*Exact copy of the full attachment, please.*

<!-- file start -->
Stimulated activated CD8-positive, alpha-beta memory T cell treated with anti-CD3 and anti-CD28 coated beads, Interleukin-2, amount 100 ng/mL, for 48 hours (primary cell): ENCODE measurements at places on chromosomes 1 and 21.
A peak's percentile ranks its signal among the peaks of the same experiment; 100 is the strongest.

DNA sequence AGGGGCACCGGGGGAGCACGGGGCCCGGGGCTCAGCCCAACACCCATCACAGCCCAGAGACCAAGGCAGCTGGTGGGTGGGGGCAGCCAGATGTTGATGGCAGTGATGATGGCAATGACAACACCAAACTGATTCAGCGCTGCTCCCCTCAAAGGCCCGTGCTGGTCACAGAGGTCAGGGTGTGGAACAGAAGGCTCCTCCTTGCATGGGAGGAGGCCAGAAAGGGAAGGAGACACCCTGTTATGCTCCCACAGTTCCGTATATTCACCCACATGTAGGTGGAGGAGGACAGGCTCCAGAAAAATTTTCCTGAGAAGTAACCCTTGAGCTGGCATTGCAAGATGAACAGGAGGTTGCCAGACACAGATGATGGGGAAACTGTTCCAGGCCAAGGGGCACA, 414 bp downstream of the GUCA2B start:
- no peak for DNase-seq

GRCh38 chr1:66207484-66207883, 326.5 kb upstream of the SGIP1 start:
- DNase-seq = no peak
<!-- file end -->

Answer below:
Stimulated activated CD8-positive, alpha-beta memory T cell treated with anti-CD3 and anti-CD28 coated beads, Interleukin-2, amount 100 ng/mL, for 48 hours (primary cell): ENCODE measurements at places on chromosomes 1 and 21.
A peak's percentile ranks its signal among the peaks of the same experiment; 100 is the strongest.

DNA sequence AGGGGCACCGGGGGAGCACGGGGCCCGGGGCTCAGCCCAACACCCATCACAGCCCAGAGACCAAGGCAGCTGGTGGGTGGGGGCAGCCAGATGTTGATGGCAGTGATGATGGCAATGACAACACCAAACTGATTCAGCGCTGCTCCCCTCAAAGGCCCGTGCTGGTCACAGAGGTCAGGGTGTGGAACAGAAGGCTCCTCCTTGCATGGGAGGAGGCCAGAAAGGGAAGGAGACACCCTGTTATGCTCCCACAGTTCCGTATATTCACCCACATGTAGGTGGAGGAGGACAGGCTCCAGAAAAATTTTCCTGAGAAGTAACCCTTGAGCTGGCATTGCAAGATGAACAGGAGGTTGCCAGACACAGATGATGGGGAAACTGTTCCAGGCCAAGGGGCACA, 414 bp downstream of the GUCA2B start:
- no peak for DNase-seq

GRCh38 chr1:66207484-66207883, 326.5 kb upstream of the SGIP1 start:
- DNase-seq = no peak